Inclusion Wins at 2016 Diversity Transformation Awards 

One of the five winning projects was #SilenceNoMore, by student Naomi McPeters, who uses student-approved photos and stories to break the silence around social justice issues. (Photos by Naomi McPeters) 

ALBANY, N.Y. (June 20, 2016) – This year’s Diversity Transformation Fund Award recipients were chosen from a wide range of innovative proposals. The projects show engagement with local and global communities and present film, theatrical and artistic exhibitions as well as symposia to help foster discussion and support inclusiveness efforts on our campus.

Created by the Office of Diversity and Inclusion (ODI), the fund provides support to faculty and staff for innovative activities and initiatives that model and indicate inclusiveness.

The winning projects are:

#SilenceNoMore: Celebrating Our Diversity through Stories and Photographs: Naomi McPeters. The project is aimed at breaking the silence around social justice-focused issues which students have been afraid or unwilling to discuss. It will use student-approved photos and stories to help us “see” others as human beings with hopes, fears, pasts and futures. The goal of the photo exhibition, which will be shown from October through December in various offices around campus, is to increase empathy, compassion and understanding while eliminating false perceptions and stereotypes. For more information, see @UAlbany_SilenceNoMore on Instagram; UAlbany Silence No More on Facebook; or @UAlbany_SNM on Twitter.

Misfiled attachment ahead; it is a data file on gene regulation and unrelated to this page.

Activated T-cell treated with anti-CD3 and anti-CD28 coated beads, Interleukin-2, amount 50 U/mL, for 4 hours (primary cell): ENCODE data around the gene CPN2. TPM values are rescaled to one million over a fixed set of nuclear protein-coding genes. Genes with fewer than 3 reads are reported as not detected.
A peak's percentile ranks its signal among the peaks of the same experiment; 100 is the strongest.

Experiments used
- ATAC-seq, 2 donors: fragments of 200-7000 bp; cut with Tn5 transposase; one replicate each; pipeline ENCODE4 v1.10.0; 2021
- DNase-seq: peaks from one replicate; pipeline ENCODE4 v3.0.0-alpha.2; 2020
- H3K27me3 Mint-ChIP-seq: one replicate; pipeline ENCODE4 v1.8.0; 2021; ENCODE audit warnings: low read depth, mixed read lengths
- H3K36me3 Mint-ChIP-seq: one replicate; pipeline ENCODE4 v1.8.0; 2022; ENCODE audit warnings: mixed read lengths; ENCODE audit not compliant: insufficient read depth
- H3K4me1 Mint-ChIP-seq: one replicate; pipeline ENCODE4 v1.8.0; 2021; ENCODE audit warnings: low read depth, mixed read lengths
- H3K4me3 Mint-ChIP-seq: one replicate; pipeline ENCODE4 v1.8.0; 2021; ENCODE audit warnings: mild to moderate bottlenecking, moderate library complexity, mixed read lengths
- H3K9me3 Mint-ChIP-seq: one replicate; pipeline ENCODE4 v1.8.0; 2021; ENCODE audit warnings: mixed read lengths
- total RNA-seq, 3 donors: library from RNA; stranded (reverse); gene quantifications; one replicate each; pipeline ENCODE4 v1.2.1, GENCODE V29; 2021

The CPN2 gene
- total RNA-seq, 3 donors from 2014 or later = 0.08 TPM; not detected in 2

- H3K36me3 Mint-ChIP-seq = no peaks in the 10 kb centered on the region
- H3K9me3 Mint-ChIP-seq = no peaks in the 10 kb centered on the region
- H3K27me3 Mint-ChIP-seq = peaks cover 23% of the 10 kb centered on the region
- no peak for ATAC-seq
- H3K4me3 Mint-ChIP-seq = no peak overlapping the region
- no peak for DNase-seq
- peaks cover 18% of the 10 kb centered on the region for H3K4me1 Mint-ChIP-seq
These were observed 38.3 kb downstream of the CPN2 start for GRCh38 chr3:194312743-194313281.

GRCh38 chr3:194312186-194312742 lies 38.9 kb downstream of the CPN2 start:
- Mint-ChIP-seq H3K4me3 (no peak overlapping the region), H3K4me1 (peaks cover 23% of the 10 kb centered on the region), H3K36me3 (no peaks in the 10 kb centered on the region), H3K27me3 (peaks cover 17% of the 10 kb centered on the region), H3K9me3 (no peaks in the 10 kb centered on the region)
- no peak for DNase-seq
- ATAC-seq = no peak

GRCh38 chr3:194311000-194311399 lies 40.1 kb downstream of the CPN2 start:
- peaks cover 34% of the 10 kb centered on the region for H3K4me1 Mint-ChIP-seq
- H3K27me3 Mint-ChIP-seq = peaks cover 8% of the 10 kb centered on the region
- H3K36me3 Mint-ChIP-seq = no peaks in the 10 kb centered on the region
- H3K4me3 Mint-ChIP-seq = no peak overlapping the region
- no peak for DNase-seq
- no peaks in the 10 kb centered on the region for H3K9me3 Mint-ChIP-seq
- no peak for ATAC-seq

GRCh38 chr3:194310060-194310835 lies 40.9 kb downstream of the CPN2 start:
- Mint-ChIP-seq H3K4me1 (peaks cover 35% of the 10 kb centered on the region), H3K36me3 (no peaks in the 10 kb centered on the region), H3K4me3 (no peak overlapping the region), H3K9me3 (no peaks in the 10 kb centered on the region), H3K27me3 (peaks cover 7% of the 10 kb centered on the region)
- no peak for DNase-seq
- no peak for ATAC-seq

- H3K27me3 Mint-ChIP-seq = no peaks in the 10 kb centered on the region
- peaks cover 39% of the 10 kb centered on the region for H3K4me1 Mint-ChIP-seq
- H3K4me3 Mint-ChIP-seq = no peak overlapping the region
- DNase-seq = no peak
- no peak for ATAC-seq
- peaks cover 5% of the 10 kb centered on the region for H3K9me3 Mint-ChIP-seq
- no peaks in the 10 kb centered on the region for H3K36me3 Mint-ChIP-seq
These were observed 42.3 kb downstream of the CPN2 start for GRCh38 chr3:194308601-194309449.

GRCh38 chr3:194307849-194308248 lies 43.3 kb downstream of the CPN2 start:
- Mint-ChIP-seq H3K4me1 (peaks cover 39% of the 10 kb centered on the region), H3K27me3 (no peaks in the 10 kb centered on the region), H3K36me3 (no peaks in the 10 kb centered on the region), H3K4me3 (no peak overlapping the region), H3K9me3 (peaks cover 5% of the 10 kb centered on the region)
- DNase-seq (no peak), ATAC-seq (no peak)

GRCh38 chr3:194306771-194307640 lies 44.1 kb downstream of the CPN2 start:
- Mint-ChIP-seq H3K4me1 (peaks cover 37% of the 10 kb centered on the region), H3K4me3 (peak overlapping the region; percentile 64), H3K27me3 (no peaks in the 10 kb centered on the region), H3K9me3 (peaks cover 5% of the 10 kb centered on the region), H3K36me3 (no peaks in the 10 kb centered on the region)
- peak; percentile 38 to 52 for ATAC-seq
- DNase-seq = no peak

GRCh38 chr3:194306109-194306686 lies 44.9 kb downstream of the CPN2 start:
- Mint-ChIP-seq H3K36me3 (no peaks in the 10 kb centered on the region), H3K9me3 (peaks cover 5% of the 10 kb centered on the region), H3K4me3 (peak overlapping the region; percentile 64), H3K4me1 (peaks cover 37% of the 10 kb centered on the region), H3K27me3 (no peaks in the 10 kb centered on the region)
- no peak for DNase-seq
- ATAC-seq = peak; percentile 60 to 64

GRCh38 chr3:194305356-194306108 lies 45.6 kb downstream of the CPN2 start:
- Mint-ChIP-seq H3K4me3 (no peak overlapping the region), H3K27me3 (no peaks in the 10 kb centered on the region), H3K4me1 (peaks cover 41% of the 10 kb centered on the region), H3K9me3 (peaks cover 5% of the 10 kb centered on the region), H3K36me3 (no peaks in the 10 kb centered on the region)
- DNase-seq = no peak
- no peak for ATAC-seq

Building Empathy Creates Compassionate Communities: Andi Lyons. “Water by the Spoonful” is a 2012 Pulitzer Prize-winning play by Quiara Alegria Hudes that addresses themes of addiction, veterans’ issues and PTSD from a non-white perspective. The cast includes a diverse ensemble of nine actors -- Puerto Rican, Japanese, African-American and Caucasian. Local experts will be invited from campus and the surrounding community to discuss micro-aggressions regarding those living in poverty or dealing with substance abuse. Performances are November 16, 17 and 19 at 7 p.m., November 19 and 20 at 2 p.m., and November 18 at 3 p.m. A high school matinee will be offered November 17 at 10 a.m. The project will seek out and connect with local veteran and addiction counseling centers to promote understanding and advocacy. In addition, some local experts from those agencies will be invited to serve on a post-show discussion panel.

The Department of History Local Diversity Conversation Series: Maeve Kane, Richard Hamm and John Schwaller. The series will convene faculty, staff and students with local museums and community groups, including Partner for Albany Stories member institutions and the Albany YMCA, to identify and implement service-learning projects. It will include two roundtable discussions in September and October. Local public history representatives will be invited to discuss the current state of public history representations of communities of color and initiatives which focus on increasing diversity and inclusion. These include the YMCA Albany Walks for Health project and Schuyler Mansion and Historic Cherry Hill’s initiatives designed to represent the lives of free and enslaved African Americans who worked at these sites. In November, a one-day symposium will be held to develop specific service-learning student projects. The project will bring attention to the visibility and erasure of histories of race and communities of color, and the conscious and unconscious bias which erased these histories. It will also foster greater student and faculty understanding of the community needs service-learning courses might address.